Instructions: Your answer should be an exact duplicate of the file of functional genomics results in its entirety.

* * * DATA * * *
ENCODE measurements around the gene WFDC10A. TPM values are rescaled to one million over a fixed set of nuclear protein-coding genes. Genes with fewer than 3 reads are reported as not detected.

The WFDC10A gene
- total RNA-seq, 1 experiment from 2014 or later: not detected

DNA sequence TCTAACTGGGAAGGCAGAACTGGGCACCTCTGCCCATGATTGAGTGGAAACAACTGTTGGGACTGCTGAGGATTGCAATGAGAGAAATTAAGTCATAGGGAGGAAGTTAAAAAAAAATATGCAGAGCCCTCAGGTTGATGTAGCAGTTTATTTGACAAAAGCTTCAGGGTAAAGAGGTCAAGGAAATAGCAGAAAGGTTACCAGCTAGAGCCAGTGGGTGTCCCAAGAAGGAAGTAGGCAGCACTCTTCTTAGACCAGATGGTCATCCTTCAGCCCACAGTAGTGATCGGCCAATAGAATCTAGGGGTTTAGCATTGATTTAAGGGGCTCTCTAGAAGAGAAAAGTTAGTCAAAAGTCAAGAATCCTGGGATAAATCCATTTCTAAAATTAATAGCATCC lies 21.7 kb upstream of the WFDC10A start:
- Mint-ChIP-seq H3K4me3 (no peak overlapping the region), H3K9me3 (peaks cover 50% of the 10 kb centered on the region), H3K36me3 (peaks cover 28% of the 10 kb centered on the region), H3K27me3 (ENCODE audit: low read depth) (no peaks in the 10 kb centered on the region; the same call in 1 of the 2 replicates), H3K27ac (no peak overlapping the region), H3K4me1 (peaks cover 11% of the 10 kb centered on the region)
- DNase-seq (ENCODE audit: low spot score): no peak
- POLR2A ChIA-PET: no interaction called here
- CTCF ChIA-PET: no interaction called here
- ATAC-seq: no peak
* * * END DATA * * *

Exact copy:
ENCODE measurements around the gene WFDC10A. TPM values are rescaled to one million over a fixed set of nuclear protein-coding genes. Genes with fewer than 3 reads are reported as not detected.

The WFDC10A gene
- total RNA-seq, 1 experiment from 2014 or later: not detected

DNA sequence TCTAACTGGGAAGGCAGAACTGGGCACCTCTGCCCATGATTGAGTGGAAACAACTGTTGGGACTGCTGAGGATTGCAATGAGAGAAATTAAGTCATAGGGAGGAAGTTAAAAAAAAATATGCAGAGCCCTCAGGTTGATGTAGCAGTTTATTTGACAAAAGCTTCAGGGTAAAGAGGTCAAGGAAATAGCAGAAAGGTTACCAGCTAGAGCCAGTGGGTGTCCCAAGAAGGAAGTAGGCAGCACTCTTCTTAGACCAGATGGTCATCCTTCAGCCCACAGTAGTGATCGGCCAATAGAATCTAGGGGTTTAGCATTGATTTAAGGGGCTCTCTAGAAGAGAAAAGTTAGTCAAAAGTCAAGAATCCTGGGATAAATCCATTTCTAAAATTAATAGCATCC lies 21.7 kb upstream of the WFDC10A start:
- Mint-ChIP-seq H3K4me3 (no peak overlapping the region), H3K9me3 (peaks cover 50% of the 10 kb centered on the region), H3K36me3 (peaks cover 28% of the 10 kb centered on the region), H3K27me3 (ENCODE audit: low read depth) (no peaks in the 10 kb centered on the region; the same call in 1 of the 2 replicates), H3K27ac (no peak overlapping the region), H3K4me1 (peaks cover 11% of the 10 kb centered on the region)
- DNase-seq (ENCODE audit: low spot score): no peak
- POLR2A ChIA-PET: no interaction called here
- CTCF ChIA-PET: no interaction called here
- ATAC-seq: no peak